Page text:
As Abraham Lincoln once said (also attributed to Mark Twain), “Better to remain silent and be thought a fool than to speak and to remove all doubt.”

The Bible sums it up this way: “Even fools seem smart when they are quiet” (Proverbs 17:28, CEV).

For my young cashier friend, I could have grabbed the bag from his hand, pointed at the beans, and shouted, “Ha! They’re beeeaaaannns. Not peeeeas. Score!” Yes, I would have been right with that fact, but oh so wrong with the way I handled it. And to what end?

I appreciate the way my Canadian friend handled me. She stated the truth and when I continued to disbelieve her, instead of pulling out her phone and showing me Toronto on her Google maps, she simply smiled kindly (leaving me my dignity) and then changed the subject.

Some facts matter and we should set the record straight. But beans versus peas and Lake Erie versus Lake Ontario? It really doesn’t matter. We can let it go, let everyone maintain their dignity and respect, and look a whole lot smarter than we might actually be.

So the next time we’re set to dispute something someone else has said, perhaps it’s better for us to keep silent. If the other person is wrong, then they will show their own foolishness. And if we are wrong, no one will be the wiser.

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The Old Fashioned Way FB study group starting–June 1!

TOFWA small group of Old Fashioned fans has recently formed an independent FB discussion page devoted to the film and will actually begin a study of the official companion book, The Old Fashioned Way (by yours truly, Ginger Kolbaba) on June 1. So cool!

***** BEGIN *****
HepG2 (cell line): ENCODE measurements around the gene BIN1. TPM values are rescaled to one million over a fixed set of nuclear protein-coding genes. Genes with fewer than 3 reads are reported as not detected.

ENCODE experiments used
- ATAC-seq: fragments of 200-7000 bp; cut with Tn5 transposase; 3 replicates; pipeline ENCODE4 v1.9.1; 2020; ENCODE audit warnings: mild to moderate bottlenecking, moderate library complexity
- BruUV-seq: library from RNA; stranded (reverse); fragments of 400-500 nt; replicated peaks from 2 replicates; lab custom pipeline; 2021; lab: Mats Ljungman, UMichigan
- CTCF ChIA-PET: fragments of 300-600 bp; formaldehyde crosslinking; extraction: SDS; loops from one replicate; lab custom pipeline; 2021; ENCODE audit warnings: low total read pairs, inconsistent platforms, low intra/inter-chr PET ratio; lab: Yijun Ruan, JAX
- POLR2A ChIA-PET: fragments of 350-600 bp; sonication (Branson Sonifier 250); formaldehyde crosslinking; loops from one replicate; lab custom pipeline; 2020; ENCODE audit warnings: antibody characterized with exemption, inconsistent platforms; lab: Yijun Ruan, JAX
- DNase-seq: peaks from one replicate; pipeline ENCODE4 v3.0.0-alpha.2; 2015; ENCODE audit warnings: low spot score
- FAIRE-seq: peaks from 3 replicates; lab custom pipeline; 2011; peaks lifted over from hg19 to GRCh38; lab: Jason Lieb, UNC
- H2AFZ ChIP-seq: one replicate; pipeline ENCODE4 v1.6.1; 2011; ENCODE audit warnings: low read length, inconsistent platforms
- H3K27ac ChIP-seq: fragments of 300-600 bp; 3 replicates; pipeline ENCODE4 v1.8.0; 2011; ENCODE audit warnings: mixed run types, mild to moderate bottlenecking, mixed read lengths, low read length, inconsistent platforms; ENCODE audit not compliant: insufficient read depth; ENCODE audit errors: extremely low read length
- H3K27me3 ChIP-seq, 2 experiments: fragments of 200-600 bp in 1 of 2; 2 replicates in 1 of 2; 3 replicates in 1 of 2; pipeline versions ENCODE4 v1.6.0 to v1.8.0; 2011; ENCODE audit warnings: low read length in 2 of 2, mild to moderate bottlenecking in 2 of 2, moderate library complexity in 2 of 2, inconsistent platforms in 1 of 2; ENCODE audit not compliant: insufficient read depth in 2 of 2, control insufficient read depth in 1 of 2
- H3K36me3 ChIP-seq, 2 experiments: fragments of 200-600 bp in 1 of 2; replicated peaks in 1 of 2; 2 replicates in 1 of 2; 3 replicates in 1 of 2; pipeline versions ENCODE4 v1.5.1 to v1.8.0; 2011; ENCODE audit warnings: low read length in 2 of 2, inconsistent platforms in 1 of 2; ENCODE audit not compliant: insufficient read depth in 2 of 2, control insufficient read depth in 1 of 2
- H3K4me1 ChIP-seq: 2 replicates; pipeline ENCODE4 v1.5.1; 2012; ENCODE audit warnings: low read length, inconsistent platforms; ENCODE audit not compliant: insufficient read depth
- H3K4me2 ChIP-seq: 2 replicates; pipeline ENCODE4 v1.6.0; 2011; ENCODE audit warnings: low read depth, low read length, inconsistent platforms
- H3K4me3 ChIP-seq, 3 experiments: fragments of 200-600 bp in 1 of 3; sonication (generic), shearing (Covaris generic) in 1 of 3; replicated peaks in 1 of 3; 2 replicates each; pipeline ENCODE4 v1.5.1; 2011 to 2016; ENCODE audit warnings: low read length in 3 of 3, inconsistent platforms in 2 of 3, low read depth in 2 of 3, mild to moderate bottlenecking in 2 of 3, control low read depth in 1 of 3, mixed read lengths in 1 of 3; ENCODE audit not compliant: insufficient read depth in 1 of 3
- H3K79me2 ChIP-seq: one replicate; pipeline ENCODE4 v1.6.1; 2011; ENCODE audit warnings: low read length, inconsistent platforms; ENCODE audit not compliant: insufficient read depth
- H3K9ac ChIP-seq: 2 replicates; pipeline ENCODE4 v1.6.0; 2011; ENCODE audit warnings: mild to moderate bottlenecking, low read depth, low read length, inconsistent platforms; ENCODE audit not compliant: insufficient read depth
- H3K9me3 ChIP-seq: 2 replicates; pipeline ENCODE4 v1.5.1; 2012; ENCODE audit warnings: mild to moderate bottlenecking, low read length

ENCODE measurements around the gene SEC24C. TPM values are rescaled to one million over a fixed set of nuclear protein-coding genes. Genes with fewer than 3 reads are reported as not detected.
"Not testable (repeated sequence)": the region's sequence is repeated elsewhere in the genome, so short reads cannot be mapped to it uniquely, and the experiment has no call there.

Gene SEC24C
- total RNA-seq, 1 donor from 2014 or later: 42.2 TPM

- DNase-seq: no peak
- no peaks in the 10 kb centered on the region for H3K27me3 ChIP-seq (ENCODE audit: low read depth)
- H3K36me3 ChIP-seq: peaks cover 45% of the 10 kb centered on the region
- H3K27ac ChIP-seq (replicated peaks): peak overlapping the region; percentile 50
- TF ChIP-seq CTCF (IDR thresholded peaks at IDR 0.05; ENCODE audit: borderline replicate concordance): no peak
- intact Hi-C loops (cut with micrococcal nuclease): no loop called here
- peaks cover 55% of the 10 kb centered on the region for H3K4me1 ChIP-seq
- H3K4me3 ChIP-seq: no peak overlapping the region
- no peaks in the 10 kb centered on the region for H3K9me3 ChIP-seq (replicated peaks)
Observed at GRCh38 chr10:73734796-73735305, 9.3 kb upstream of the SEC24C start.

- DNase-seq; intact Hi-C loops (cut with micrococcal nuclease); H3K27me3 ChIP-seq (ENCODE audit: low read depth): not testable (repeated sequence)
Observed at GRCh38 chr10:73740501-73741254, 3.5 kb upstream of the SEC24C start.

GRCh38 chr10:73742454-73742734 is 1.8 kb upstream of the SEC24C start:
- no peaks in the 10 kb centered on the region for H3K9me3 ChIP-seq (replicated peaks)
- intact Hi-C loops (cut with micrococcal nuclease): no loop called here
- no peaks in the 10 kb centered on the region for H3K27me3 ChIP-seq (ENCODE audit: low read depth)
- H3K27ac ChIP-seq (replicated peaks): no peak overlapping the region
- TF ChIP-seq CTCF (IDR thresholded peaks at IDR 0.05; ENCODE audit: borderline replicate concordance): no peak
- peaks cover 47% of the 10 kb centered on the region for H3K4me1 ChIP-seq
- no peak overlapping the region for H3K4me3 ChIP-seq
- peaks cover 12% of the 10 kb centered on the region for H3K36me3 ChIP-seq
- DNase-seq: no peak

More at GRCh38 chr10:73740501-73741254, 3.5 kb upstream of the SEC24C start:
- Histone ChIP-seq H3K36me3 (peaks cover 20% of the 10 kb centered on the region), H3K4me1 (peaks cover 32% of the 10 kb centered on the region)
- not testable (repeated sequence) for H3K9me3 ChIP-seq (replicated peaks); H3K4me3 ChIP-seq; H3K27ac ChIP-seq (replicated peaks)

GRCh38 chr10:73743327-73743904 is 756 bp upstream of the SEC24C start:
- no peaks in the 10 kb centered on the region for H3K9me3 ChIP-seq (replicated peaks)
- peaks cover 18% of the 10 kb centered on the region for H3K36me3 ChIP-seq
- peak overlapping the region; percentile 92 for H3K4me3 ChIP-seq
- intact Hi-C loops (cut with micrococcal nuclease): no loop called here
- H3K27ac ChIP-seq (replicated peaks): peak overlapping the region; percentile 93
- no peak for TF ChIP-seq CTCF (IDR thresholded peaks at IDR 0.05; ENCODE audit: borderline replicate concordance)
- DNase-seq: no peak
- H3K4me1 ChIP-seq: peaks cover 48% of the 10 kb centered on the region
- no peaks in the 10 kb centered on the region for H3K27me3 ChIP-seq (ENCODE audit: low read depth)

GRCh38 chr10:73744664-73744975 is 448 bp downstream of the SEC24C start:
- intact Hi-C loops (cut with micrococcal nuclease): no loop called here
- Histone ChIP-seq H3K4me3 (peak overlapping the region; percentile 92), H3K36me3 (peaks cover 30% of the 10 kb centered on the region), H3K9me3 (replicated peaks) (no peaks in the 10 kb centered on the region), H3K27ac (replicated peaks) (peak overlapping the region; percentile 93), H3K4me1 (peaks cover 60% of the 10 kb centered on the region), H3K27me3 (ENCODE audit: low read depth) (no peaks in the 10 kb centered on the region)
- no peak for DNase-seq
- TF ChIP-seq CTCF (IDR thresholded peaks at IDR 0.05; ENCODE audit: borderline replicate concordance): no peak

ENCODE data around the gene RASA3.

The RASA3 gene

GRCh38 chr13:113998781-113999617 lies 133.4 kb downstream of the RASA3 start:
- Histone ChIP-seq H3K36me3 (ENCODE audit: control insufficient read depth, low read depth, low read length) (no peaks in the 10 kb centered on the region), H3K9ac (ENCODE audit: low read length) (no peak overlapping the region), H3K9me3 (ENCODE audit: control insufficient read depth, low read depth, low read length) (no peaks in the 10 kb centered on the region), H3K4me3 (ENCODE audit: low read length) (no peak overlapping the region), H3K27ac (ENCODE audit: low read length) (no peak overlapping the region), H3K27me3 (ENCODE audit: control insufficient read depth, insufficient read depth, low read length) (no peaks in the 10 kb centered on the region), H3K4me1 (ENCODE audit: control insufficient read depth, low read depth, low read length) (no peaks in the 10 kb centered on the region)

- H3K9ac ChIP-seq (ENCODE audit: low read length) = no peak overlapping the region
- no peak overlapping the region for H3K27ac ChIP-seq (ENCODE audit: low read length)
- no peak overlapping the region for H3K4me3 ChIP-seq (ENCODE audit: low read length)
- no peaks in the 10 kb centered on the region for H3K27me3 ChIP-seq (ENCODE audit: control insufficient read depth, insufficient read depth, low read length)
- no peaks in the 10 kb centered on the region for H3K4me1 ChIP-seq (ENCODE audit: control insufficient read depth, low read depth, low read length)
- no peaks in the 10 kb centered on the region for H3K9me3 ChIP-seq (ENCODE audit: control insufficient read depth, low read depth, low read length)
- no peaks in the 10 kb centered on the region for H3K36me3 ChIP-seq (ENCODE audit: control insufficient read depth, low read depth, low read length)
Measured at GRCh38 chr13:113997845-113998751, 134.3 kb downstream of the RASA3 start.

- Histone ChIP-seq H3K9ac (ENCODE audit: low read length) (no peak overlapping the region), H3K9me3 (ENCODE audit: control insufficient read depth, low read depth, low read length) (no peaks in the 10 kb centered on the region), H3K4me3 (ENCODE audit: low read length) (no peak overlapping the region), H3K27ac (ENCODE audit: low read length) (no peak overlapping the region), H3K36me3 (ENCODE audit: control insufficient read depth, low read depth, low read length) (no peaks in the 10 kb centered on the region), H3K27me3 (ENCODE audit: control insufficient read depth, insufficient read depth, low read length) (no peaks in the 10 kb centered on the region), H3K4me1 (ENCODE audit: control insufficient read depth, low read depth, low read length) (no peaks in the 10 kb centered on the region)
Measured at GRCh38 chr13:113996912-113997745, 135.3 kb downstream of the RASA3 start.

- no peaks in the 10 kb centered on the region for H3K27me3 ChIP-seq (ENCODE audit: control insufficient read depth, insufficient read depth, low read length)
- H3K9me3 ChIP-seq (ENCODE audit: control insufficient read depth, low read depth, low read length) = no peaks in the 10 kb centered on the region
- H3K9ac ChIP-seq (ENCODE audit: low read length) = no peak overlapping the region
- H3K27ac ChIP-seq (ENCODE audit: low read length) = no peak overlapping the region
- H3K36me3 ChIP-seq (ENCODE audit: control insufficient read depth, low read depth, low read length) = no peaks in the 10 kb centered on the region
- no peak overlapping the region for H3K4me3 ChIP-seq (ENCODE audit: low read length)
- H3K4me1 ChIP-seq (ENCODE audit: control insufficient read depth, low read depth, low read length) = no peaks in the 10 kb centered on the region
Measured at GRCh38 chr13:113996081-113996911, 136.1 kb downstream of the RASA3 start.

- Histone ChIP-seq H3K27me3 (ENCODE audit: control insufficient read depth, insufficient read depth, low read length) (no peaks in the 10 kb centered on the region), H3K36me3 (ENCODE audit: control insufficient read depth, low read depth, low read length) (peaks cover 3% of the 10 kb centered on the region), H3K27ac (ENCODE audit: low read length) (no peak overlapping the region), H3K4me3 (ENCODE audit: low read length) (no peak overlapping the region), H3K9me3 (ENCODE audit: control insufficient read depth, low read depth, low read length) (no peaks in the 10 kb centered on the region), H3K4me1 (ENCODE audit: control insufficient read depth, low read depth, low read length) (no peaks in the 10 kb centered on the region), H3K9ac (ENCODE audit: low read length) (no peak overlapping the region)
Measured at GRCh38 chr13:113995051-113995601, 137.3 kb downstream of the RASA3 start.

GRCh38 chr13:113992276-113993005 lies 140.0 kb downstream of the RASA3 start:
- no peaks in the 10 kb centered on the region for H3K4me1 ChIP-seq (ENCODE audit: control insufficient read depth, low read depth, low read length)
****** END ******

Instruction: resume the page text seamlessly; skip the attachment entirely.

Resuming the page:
If you’re interested in becoming a part of that online group, you can learn more/join here: https://www.facebook.com/groups/1607454416207068/.

If you’d like to know more about The Old Fashioned Way or see a cute little video that “Clay” and “Amber,” the lead characters, made, you can do so here: http://www.tyndale.com/The-Old-Fashioned-Way/9781414379746#.VWuY1LlFCUl

Also, you can download the first chapter for free here: http://oldfashionedmovie.com/resources

Would love to have to join and hear your thoughts on living and loving the old fashioned way . . .

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Injustice that Breeds Injustice. And What I Can Do About It.

I saw something last evening that has kept me up all night. The image of it has seareAbused puppy1d itself into my unwilling brain and I am shocked, as I so often am by such atrocity, at the level of malice within a person’s heart.

Who could do such a horrible thing? I wondered. And why? What possible explanation could there ever be to commit that kind of an act?

And I realized what it was.

Evil.

Two days ago I read about a dog walker in Chicago caught on video brutally kicking a beagle puppy. When someone hurts an innocent, loved creation of God, that’s evil. Just reading the story, I felt my blood pressure rise at the injustice of what had happened to that innocent animal.

But what could I do? I was miles away. And . . . what? I show up at the Alone at Home Pet Care office and give them a piece of my mind? Take a tire iron to the guy who did it and ask him how he likes it?

I may dream of doing those things, but even if I could exact revenge, would it change his heart? His behavior? His attitude?

And so I read the article, grew angry, and then had no ability to do anything about it. Such seems to be the case with every injustice that I read about in my newsfeed or on Twitter.

Then last night I clicked on a story about how people from all over the world have donated money to help a stray dog who is fighting for her life after her muzzle was taped shut for days. As I scrolled down, my eyes fell on the photo.